Waugh’s influence is prominently mentioned in a review in this week’s Die Tagespost, a German language paper sponsored by the Roman Catholic church. The review is by Urs Buhlmann and the book is Powell’s novel The Soldier’s Art which has been translated into German (Die Kunst des Soldaten). This is No. 8 in Powell’s 12 volume series Dance to the Music of Time. The review begins by describing Powell as: “Better than Balzac,” according to one critic; another thought that he could classify the author as a mere descriptor of the British upper class. … He is a worthy successor to Evelyn Waugh, mostly not yet known [in Germany]. The review is entitled “Kühl, humorvoll, durchdacht” (translated as “Cool, Humorous, Thoughtful”). In the article, this is explained by describing Powell’s work as: “…a reading pleasure, like a bottle of good sparkling wine to quote Evelyn Waugh, ‘cool, humorous, thoughtful and well built'”. Where this translated quotation originates is not explained. It doesn’t appear as such in the two Spectator reviews Waugh wrote of Powell’s novels. It may be Buhlmann’s interpretation of something Waugh wrote. Whether Waugh was writing about Powell’s work or wine is unclear from the translated text. The article concludes with another reference to Waugh:
The typical topics of recent British literature, as already encountered in Evelyn Waugh – the rise of the success-oriented middle class with simultaneous decline of the hitherto leading elites -are coolly noted by Anthony Powell, not challenged.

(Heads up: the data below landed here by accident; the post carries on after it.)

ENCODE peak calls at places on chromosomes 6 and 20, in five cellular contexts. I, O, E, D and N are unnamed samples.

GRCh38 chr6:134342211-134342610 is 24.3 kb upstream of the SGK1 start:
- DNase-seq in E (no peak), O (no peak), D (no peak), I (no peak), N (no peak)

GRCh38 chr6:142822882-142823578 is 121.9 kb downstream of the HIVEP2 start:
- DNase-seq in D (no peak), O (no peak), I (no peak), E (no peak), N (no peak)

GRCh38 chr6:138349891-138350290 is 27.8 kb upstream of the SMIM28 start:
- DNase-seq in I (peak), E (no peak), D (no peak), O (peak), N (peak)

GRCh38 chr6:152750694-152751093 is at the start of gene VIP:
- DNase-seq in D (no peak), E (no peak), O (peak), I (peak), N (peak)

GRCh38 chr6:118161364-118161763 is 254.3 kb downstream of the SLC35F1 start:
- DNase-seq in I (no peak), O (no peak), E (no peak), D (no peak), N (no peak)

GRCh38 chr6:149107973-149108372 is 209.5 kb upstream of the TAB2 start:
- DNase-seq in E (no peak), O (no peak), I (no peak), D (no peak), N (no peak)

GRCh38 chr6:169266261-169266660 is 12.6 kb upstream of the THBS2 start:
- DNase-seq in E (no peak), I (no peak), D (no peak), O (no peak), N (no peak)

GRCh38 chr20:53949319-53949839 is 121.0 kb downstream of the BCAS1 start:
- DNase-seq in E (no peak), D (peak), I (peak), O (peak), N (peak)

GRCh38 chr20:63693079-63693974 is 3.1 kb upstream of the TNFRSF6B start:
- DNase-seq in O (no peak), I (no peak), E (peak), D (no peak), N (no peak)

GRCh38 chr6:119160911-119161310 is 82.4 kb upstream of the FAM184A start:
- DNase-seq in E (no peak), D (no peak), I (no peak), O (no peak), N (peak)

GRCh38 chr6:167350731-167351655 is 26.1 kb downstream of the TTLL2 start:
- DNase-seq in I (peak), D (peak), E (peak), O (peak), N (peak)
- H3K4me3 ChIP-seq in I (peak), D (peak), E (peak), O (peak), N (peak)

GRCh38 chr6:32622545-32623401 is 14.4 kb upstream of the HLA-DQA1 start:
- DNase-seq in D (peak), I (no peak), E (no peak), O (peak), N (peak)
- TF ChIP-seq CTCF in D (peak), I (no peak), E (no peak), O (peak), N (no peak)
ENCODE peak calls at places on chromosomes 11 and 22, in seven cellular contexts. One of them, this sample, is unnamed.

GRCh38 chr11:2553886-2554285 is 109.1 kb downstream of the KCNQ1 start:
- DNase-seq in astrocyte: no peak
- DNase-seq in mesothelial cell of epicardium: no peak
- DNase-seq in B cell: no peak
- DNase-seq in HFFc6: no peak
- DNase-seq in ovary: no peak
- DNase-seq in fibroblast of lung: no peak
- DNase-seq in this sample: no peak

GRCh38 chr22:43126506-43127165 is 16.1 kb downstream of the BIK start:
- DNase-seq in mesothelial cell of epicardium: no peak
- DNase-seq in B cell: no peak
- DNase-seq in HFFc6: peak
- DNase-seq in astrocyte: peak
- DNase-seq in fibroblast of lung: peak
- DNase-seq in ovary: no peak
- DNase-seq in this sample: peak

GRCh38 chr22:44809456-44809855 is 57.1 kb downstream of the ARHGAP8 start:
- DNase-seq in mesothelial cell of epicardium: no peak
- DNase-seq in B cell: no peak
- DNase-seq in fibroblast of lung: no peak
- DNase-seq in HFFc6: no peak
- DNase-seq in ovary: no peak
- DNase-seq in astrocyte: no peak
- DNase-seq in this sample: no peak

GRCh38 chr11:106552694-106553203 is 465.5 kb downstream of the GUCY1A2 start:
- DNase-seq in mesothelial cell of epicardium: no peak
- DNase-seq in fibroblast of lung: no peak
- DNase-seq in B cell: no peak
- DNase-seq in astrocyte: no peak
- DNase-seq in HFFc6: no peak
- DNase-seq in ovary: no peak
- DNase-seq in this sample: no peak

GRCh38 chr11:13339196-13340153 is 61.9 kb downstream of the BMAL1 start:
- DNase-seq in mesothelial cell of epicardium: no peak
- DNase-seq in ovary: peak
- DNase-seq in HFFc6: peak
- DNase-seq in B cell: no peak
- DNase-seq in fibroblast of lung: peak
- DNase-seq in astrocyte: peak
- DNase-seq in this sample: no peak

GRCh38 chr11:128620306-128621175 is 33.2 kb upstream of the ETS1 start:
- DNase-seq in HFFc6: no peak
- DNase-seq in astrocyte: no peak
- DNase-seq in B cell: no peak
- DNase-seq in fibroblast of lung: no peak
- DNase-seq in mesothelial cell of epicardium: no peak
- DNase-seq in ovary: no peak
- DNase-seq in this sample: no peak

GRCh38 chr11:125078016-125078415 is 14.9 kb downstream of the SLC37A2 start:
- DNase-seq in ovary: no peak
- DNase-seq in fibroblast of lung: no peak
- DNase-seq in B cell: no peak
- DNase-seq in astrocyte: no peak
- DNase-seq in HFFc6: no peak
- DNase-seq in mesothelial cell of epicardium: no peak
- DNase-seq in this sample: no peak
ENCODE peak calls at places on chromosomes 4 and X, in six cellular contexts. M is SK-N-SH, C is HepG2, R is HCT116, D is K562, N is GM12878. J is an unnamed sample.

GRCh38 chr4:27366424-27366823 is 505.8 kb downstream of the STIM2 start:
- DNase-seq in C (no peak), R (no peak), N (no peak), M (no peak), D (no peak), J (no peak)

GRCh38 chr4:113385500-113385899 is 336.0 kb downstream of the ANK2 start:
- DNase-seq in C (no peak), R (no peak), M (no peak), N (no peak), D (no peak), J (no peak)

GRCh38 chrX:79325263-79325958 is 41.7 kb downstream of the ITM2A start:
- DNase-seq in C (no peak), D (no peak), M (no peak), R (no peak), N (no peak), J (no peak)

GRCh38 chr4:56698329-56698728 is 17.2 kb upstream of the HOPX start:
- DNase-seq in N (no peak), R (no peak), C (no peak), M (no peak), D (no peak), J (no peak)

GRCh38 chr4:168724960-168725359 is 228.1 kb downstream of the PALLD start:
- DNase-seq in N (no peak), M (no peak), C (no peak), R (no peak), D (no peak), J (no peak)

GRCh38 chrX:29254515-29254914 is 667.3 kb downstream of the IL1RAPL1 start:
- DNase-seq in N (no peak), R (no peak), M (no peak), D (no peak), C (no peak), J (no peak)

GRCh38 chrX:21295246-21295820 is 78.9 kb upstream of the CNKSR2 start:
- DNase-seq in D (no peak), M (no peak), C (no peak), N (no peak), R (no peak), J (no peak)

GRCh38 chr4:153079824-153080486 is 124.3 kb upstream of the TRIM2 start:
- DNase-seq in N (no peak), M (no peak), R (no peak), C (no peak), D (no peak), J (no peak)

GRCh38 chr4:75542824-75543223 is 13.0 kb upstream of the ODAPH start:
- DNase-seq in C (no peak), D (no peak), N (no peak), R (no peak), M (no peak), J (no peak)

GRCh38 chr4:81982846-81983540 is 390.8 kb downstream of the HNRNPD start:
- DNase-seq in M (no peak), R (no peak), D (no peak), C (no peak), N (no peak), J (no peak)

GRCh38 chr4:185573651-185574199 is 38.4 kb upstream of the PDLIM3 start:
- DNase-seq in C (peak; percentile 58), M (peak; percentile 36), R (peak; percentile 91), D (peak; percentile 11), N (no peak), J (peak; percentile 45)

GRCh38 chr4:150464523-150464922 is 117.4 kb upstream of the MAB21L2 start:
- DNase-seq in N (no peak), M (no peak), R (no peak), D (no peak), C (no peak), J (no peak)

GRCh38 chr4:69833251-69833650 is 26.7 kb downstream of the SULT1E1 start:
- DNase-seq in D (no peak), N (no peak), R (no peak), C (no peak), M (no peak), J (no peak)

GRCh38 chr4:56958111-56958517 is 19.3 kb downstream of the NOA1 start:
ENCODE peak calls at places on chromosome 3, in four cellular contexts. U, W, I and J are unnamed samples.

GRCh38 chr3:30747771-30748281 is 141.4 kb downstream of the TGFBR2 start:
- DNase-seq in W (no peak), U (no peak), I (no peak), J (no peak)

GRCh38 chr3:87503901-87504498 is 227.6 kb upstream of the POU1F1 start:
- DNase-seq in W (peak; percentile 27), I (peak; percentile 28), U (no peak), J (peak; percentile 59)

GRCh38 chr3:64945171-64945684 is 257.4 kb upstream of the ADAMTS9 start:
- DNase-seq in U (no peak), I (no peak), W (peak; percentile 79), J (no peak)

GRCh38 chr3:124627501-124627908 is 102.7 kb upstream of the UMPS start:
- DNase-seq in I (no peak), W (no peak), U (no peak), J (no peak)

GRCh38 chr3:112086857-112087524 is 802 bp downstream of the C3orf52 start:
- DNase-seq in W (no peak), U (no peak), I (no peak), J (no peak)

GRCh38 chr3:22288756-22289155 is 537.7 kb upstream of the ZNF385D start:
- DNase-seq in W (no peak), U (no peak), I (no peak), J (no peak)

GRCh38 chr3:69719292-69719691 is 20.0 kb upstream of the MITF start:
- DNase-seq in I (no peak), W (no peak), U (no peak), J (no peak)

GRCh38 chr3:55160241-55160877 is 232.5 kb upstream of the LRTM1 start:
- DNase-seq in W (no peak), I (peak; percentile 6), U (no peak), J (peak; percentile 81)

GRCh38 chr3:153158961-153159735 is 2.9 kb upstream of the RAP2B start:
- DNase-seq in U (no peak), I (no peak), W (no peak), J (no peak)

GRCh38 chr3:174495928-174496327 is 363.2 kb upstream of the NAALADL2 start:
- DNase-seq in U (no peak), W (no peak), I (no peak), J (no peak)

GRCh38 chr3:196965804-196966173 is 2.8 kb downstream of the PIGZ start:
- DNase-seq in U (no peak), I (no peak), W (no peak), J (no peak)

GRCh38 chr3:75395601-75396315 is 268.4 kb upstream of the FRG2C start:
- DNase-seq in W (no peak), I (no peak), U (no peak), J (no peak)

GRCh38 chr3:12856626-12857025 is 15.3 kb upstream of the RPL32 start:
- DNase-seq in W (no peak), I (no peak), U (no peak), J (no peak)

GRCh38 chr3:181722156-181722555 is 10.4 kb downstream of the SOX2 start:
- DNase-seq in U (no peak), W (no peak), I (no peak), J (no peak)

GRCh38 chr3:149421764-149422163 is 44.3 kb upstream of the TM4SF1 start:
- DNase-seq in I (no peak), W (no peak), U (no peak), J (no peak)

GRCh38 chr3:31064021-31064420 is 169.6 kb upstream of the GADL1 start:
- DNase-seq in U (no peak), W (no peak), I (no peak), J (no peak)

The translations are by Goggle with some edits.
Another reviewer, this one addressing the recent biography of Anthony Powell by Hilary Spurling, also describes Powell’s relationship to Waugh. This is by Martin McGinness in the Sydney Morning Herald. He begins by considering how well Dance to the Music of Time has worn:
With a title taken from Poussin’s masterpiece of the four seasons, Dance, has been described as “Proust Englished by P.G. Wodehouse” but perhaps Powell’s closely-observed study of 20th-century bohemacy has suffered from being too real: its texture a trifle tweedy; its colours slightly faded. He is not an escapist like Wodehouse; a moralist like Orwell, nor a satirist like Waugh. And yet his 3000 pages, 1 million words and nearly 500 characters are still a singular and extraordinary achievement – a very English life over 60 years through the eyes of Nicholas Jenkins. Auberon Waugh said on the publication of his father’s diaries, “[They] show that the world of Evelyn Waugh’s novels did in fact exist”. This is even truer of his friend and contemporary. Powell’s Dance is not just a roman-fleuve; it is also largely a roman-a-clef.
McGinness goes on to compare aspects of Powell’s characters and plot with real people and events. After adjudging Hilary Spurling’s official biography a bit inferior to the earlier unauthorized book by Michael Barber, McGinness concludes:
Anthony Powell, the novelist, deserves to be read and though, like the last century, it was not a merry one, his Dance can be enjoyed – its elegant ebb and flow, its cadences and coincidences; its galaxy of recurring characters; and its message that time takes its toll.